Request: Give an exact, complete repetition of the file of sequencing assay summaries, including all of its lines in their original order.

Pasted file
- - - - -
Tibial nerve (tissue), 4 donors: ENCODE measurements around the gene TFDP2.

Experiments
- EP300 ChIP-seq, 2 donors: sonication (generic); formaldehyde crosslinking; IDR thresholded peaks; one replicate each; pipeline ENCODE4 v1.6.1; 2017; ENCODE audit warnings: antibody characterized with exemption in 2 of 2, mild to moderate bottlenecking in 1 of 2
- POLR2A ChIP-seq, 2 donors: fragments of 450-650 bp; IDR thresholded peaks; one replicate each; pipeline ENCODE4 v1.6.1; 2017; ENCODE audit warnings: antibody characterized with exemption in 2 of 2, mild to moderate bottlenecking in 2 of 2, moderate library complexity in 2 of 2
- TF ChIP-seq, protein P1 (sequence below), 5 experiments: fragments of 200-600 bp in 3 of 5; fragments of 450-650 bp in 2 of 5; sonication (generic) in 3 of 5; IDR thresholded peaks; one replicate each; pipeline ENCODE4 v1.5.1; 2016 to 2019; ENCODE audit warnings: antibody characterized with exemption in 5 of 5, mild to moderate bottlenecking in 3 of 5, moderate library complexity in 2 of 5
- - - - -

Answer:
Tibial nerve (tissue), 4 donors: ENCODE measurements around the gene TFDP2.

Experiments
- EP300 ChIP-seq, 2 donors: sonication (generic); formaldehyde crosslinking; IDR thresholded peaks; one replicate each; pipeline ENCODE4 v1.6.1; 2017; ENCODE audit warnings: antibody characterized with exemption in 2 of 2, mild to moderate bottlenecking in 1 of 2
- POLR2A ChIP-seq, 2 donors: fragments of 450-650 bp; IDR thresholded peaks; one replicate each; pipeline ENCODE4 v1.6.1; 2017; ENCODE audit warnings: antibody characterized with exemption in 2 of 2, mild to moderate bottlenecking in 2 of 2, moderate library complexity in 2 of 2
- TF ChIP-seq, protein P1 (sequence below), 5 experiments: fragments of 200-600 bp in 3 of 5; fragments of 450-650 bp in 2 of 5; sonication (generic) in 3 of 5; IDR thresholded peaks; one replicate each; pipeline ENCODE4 v1.5.1; 2016 to 2019; ENCODE audit warnings: antibody characterized with exemption in 5 of 5, mild to moderate bottlenecking in 3 of 5, moderate library complexity in 2 of 5